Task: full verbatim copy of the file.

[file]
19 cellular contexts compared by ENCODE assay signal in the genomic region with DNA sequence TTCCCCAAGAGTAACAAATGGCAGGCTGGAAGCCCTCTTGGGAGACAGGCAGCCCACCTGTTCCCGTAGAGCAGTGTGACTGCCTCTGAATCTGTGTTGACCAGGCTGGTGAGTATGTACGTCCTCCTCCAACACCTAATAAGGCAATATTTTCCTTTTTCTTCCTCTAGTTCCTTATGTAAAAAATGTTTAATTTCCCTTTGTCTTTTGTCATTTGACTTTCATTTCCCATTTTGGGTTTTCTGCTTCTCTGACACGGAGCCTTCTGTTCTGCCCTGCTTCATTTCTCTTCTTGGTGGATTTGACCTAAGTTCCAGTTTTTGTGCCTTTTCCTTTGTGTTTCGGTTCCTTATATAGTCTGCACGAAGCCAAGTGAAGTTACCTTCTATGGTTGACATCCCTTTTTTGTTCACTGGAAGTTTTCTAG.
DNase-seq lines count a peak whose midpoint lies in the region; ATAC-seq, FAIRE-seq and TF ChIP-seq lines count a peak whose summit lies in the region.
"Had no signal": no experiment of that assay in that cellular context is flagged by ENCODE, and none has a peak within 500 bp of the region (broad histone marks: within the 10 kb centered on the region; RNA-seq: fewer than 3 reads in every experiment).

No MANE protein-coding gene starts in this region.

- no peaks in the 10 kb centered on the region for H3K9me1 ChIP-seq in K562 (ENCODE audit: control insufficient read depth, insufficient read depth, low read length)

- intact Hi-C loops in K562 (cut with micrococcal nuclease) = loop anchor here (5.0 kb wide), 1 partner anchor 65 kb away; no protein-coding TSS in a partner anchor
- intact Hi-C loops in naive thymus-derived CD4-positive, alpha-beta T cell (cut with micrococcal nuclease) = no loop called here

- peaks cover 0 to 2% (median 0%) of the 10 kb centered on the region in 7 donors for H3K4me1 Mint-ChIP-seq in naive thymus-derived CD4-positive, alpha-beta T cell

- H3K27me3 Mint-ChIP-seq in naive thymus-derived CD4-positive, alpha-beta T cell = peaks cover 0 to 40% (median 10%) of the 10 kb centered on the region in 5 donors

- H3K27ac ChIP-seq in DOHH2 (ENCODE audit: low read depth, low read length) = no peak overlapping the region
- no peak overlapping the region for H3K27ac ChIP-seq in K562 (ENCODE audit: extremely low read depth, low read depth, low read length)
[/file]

19 cellular contexts compared by ENCODE assay signal in the genomic region with DNA sequence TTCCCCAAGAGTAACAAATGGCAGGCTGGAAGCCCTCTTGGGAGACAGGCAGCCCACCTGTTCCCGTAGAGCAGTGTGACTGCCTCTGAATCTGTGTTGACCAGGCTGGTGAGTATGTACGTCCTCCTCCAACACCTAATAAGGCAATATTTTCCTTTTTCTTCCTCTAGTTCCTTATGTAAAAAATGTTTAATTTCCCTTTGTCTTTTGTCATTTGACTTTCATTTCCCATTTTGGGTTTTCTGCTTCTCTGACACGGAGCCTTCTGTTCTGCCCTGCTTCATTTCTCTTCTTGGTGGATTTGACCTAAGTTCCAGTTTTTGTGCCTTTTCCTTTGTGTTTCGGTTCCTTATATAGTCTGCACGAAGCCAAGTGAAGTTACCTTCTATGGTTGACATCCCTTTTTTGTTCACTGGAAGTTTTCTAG.
DNase-seq lines count a peak whose midpoint lies in the region; ATAC-seq, FAIRE-seq and TF ChIP-seq lines count a peak whose summit lies in the region.
"Had no signal": no experiment of that assay in that cellular context is flagged by ENCODE, and none has a peak within 500 bp of the region (broad histone marks: within the 10 kb centered on the region; RNA-seq: fewer than 3 reads in every experiment).

No MANE protein-coding gene starts in this region.

- no peaks in the 10 kb centered on the region for H3K9me1 ChIP-seq in K562 (ENCODE audit: control insufficient read depth, insufficient read depth, low read length)

- intact Hi-C loops in K562 (cut with micrococcal nuclease) = loop anchor here (5.0 kb wide), 1 partner anchor 65 kb away; no protein-coding TSS in a partner anchor
- intact Hi-C loops in naive thymus-derived CD4-positive, alpha-beta T cell (cut with micrococcal nuclease) = no loop called here

- peaks cover 0 to 2% (median 0%) of the 10 kb centered on the region in 7 donors for H3K4me1 Mint-ChIP-seq in naive thymus-derived CD4-positive, alpha-beta T cell

- H3K27me3 Mint-ChIP-seq in naive thymus-derived CD4-positive, alpha-beta T cell = peaks cover 0 to 40% (median 10%) of the 10 kb centered on the region in 5 donors

- H3K27ac ChIP-seq in DOHH2 (ENCODE audit: low read depth, low read length) = no peak overlapping the region
- no peak overlapping the region for H3K27ac ChIP-seq in K562 (ENCODE audit: extremely low read depth, low read depth, low read length)